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    The wall of the tank exerts a force on the water. In which direction is this force acting?
     
  12. Apr 9, 2014 #11

    Bandersnatch

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    There is no tangential force. The only tangential vector is that of the tangential velocity, which the centripetal acceleration(via the force) is constantly changing(direction only) to keep the clothes moving in circles. There's nothing to add.

    From your description, i.e., the drum is moving rather than stationary, I gather you use an inertial reference frame. In such a frame there is no centrifugal force.
     
  13. Apr 9, 2014 #12

    russ_watters

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    You are dodging your own statement in the OP, not just what I said. You said "inward pull" in the OP and I said "pulling" in my post. The tension means the center is pulling the object toward it and the object is pulling back. Draw a free body diagram if you don't believe it.

    No one has said that the object is pushing toward the center. That doesn't even make any sense.
    No, I mean the base of the drum is a disk just like the setup in the first video. It is that disk that is in tension.
    The base of the fish tank is in tension (edit: so are the sides).

    Part of your issue here is that you don't seem to be grasping that all forces come in pairs. The center axis pulls the object towards it (inward) and the object pulls away from the center (outwards).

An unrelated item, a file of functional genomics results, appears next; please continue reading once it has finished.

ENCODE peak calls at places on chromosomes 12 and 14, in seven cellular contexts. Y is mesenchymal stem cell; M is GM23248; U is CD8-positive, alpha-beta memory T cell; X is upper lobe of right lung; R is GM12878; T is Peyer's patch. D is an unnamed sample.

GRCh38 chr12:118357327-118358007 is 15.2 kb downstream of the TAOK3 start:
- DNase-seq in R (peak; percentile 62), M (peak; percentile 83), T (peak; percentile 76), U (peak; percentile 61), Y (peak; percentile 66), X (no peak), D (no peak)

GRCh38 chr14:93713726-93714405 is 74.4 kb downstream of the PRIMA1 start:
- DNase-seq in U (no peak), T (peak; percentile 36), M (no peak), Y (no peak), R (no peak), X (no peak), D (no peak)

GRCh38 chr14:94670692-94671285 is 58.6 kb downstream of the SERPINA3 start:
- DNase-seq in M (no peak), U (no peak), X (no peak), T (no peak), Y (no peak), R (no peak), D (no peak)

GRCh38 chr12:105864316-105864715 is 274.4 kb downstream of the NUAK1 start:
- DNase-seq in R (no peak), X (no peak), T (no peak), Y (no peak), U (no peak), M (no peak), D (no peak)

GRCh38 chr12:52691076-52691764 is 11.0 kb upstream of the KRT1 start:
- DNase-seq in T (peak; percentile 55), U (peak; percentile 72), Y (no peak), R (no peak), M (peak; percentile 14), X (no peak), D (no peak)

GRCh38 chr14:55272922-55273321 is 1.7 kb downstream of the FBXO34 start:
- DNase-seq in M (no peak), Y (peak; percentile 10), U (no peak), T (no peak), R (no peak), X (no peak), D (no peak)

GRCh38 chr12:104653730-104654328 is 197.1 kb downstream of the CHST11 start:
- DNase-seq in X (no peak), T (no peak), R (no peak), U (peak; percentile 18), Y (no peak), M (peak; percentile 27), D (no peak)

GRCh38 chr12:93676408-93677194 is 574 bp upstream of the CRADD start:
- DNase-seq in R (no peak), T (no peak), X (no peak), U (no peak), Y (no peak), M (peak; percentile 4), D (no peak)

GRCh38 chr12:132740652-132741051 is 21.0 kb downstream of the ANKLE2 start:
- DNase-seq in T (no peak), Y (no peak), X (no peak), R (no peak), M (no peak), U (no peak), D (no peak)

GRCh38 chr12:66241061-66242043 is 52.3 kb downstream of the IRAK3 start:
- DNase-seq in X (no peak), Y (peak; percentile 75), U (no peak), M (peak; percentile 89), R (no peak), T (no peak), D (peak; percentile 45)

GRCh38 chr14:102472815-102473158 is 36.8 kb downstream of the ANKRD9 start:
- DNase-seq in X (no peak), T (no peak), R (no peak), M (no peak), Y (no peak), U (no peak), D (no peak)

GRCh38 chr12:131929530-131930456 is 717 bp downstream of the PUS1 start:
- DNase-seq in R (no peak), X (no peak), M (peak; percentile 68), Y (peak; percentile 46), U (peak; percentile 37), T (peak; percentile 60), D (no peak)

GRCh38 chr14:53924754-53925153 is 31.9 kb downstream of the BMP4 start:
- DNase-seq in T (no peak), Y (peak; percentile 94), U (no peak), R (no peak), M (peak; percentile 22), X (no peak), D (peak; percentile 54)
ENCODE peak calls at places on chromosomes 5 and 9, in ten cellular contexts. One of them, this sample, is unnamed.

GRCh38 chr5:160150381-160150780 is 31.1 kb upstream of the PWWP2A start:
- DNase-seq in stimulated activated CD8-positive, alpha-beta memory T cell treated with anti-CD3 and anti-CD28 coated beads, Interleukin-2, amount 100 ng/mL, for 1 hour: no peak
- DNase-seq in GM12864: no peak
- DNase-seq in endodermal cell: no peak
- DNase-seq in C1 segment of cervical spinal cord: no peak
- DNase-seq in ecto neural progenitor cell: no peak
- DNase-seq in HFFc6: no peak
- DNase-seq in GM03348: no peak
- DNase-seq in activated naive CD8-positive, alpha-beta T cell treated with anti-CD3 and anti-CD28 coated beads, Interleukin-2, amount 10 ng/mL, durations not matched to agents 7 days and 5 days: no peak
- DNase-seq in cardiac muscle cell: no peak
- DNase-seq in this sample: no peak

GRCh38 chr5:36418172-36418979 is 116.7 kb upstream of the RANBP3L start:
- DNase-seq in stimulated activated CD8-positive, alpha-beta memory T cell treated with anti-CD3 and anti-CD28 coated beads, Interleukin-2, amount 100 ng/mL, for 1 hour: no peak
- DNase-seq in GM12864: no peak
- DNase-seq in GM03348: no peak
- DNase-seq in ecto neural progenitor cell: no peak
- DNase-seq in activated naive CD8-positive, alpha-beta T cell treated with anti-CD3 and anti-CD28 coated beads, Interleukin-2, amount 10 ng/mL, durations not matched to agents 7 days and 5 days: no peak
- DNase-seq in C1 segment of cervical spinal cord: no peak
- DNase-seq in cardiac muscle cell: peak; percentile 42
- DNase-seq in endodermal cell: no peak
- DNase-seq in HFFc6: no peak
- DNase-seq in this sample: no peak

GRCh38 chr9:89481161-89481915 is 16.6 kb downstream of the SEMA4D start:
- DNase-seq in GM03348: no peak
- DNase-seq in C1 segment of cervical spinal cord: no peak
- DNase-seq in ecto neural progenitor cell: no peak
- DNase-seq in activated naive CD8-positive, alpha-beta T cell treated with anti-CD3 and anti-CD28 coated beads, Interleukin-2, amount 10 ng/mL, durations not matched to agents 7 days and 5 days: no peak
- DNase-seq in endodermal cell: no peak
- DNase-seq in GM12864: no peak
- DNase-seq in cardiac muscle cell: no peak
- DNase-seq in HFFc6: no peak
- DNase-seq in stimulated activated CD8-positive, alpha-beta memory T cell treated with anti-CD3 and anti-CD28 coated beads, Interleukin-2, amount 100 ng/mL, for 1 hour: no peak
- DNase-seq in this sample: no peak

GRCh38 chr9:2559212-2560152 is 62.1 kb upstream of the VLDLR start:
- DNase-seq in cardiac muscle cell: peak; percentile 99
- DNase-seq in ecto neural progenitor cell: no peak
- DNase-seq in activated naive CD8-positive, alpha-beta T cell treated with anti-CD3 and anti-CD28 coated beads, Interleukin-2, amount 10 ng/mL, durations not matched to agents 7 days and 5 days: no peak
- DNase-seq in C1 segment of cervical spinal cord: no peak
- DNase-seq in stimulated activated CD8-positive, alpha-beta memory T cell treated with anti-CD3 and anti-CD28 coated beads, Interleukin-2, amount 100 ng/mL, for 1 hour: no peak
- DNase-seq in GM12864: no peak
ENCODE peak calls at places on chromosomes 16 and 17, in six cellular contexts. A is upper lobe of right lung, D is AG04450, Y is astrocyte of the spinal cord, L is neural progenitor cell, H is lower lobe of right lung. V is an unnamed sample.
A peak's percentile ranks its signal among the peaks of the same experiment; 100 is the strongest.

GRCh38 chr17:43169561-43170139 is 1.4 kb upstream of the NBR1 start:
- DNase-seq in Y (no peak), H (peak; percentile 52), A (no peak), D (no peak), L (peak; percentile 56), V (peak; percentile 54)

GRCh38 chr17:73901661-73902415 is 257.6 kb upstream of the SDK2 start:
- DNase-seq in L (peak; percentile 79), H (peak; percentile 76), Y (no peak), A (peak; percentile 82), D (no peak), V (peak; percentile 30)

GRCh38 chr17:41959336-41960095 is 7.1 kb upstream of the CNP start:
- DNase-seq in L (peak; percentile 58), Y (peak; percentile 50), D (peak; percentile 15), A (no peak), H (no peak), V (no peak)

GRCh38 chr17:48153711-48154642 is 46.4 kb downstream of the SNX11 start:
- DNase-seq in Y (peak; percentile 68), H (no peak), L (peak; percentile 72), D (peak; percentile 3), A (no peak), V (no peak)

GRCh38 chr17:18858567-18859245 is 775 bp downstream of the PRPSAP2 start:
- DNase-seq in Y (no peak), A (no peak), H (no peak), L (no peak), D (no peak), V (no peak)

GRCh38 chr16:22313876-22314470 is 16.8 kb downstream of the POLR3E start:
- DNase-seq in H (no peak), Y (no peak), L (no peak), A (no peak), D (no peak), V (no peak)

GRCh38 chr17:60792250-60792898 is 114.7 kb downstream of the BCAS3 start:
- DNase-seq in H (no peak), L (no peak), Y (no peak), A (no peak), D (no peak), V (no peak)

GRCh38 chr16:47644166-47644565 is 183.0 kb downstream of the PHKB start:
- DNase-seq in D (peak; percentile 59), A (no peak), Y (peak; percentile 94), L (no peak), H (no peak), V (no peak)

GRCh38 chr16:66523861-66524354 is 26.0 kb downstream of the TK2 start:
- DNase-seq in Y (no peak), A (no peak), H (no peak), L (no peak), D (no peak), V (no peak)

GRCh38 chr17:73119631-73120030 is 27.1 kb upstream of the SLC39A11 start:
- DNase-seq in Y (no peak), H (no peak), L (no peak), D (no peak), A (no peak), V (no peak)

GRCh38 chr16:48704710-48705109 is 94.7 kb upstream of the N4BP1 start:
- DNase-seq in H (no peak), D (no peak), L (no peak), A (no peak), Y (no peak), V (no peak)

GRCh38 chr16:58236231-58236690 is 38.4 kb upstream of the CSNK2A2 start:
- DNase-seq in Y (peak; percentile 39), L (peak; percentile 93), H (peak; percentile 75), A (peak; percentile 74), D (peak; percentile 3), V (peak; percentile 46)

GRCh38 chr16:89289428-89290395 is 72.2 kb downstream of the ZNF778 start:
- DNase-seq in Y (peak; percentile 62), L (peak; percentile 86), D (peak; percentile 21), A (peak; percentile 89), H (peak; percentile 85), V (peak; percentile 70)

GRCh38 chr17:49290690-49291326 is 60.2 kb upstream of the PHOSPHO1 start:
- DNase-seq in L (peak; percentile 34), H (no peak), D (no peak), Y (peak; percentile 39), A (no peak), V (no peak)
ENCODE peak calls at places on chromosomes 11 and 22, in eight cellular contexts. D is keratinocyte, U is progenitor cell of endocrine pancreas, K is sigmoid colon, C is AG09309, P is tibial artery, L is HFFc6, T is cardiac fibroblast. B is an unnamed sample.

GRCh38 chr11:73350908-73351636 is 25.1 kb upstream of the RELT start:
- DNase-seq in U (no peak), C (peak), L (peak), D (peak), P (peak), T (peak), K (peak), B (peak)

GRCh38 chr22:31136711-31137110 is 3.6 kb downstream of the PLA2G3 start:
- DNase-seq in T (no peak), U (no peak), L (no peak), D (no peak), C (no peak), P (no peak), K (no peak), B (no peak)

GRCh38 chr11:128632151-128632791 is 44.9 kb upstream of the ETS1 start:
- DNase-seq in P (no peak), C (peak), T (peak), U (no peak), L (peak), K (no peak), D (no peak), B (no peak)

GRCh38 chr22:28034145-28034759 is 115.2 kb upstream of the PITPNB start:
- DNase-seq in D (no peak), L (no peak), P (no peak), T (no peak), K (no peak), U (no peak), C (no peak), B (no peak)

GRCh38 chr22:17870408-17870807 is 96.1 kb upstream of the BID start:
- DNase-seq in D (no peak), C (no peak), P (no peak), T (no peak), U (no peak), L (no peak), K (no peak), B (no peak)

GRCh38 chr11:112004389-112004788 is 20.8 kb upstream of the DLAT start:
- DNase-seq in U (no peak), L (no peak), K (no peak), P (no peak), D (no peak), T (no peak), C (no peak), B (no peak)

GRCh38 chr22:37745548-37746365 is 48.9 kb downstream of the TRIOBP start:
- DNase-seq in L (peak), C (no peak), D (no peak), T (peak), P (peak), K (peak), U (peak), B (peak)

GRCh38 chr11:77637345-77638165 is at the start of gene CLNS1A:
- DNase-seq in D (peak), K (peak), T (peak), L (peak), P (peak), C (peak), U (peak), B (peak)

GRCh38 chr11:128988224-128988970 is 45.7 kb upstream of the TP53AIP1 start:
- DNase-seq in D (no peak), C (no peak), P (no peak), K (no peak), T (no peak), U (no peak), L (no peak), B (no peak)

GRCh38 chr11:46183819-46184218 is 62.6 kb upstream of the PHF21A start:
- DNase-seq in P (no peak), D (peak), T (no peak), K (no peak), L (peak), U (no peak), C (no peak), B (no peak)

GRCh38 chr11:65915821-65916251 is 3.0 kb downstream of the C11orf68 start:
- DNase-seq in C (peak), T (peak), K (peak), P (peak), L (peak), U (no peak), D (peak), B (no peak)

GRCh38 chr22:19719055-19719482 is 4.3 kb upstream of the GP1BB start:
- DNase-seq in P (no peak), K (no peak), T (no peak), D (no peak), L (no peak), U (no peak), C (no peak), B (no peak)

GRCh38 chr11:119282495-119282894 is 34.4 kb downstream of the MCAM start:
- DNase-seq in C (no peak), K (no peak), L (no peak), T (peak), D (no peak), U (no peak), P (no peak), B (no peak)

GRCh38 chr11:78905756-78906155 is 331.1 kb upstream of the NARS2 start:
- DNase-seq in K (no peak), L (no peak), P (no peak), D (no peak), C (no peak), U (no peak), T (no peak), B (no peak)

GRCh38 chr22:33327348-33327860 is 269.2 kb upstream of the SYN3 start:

Last edited: Apr 9, 2014
  14. Apr 9, 2014 #13
    The walls of the tank "resist" an outward force, if you spin the tank fast enough and had a lid the tank walls would explode. There is no inward push that I can see, the system is in tension not compression.
     
  15. Apr 9, 2014 #14

    Borek

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    It doesn't rise just because it is less dense. In zero gravity burning products just stay there, and extinguish the fire.
     
  16. Apr 9, 2014 #15

    ZapperZ

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    Either you are truly not seeing this, or you are purposely being difficult and refusing to learn.

    Here's a challenge for you. We already have well-known solutions to the central force problem. They are written in books, they are part of students' homework assignment, etc.

    Now, if you disagree with this, then please show me the solution for an outward force problem, and derive the same equation of motion that we arrive at for the central force problem. After all, the central force problem has shown ALL the equation of motion that fits very well with our observations. So go ahead, show me that you can actually get the same trajectory and motion of your system with this outward force alone.

    Otherwise, this scenario of yours remains nothing more than a misguided handwaving argument.

    Zz.
     
  17. Apr 9, 2014 #16
    By tangential I am talking about the inertia of the spinning objects that would want to move in a straight line. add that to the inward centripetal and you should have an inward spiral but we don't see this.